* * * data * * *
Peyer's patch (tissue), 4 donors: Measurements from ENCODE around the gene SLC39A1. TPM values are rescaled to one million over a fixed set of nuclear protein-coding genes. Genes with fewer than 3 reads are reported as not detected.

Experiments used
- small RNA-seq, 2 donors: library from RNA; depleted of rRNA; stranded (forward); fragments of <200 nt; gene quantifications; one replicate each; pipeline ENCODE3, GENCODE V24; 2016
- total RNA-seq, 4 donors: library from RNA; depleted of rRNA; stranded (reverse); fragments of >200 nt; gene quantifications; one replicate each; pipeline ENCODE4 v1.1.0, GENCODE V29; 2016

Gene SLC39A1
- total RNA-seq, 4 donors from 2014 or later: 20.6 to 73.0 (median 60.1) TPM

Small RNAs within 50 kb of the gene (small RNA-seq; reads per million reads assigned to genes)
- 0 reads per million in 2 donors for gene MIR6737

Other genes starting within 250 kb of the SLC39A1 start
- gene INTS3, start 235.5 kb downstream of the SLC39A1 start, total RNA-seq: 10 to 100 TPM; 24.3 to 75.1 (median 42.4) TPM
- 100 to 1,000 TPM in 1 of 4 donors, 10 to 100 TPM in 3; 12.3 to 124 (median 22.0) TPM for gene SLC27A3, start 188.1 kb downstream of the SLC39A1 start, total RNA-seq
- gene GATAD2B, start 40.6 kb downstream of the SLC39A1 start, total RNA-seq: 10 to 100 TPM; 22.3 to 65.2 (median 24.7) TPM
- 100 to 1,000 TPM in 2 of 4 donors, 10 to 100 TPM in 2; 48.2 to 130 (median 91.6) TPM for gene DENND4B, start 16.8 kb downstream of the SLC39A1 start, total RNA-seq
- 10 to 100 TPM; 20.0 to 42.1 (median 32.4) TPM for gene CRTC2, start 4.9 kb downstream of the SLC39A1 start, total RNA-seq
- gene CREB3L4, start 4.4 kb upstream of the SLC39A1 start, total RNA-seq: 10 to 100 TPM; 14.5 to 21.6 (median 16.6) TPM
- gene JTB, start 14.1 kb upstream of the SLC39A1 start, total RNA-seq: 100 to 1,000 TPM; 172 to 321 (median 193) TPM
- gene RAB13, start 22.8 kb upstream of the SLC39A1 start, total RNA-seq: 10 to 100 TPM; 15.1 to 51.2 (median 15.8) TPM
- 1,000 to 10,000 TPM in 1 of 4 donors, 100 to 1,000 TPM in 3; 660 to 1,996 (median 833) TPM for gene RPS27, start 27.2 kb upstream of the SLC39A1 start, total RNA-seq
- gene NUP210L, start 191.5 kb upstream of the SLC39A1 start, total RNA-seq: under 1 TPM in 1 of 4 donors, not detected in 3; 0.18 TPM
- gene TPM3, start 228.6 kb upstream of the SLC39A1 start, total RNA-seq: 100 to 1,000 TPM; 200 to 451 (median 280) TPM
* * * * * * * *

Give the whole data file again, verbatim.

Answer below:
Peyer's patch (tissue), 4 donors: Measurements from ENCODE around the gene SLC39A1. TPM values are rescaled to one million over a fixed set of nuclear protein-coding genes. Genes with fewer than 3 reads are reported as not detected.

Experiments used
- small RNA-seq, 2 donors: library from RNA; depleted of rRNA; stranded (forward); fragments of <200 nt; gene quantifications; one replicate each; pipeline ENCODE3, GENCODE V24; 2016
- total RNA-seq, 4 donors: library from RNA; depleted of rRNA; stranded (reverse); fragments of >200 nt; gene quantifications; one replicate each; pipeline ENCODE4 v1.1.0, GENCODE V29; 2016

Gene SLC39A1
- total RNA-seq, 4 donors from 2014 or later: 20.6 to 73.0 (median 60.1) TPM

Small RNAs within 50 kb of the gene (small RNA-seq; reads per million reads assigned to genes)
- 0 reads per million in 2 donors for gene MIR6737

Other genes starting within 250 kb of the SLC39A1 start
- gene INTS3, start 235.5 kb downstream of the SLC39A1 start, total RNA-seq: 10 to 100 TPM; 24.3 to 75.1 (median 42.4) TPM
- 100 to 1,000 TPM in 1 of 4 donors, 10 to 100 TPM in 3; 12.3 to 124 (median 22.0) TPM for gene SLC27A3, start 188.1 kb downstream of the SLC39A1 start, total RNA-seq
- gene GATAD2B, start 40.6 kb downstream of the SLC39A1 start, total RNA-seq: 10 to 100 TPM; 22.3 to 65.2 (median 24.7) TPM
- 100 to 1,000 TPM in 2 of 4 donors, 10 to 100 TPM in 2; 48.2 to 130 (median 91.6) TPM for gene DENND4B, start 16.8 kb downstream of the SLC39A1 start, total RNA-seq
- 10 to 100 TPM; 20.0 to 42.1 (median 32.4) TPM for gene CRTC2, start 4.9 kb downstream of the SLC39A1 start, total RNA-seq
- gene CREB3L4, start 4.4 kb upstream of the SLC39A1 start, total RNA-seq: 10 to 100 TPM; 14.5 to 21.6 (median 16.6) TPM
- gene JTB, start 14.1 kb upstream of the SLC39A1 start, total RNA-seq: 100 to 1,000 TPM; 172 to 321 (median 193) TPM
- gene RAB13, start 22.8 kb upstream of the SLC39A1 start, total RNA-seq: 10 to 100 TPM; 15.1 to 51.2 (median 15.8) TPM
- 1,000 to 10,000 TPM in 1 of 4 donors, 100 to 1,000 TPM in 3; 660 to 1,996 (median 833) TPM for gene RPS27, start 27.2 kb upstream of the SLC39A1 start, total RNA-seq
- gene NUP210L, start 191.5 kb upstream of the SLC39A1 start, total RNA-seq: under 1 TPM in 1 of 4 donors, not detected in 3; 0.18 TPM
- gene TPM3, start 228.6 kb upstream of the SLC39A1 start, total RNA-seq: 100 to 1,000 TPM; 200 to 451 (median 280) TPM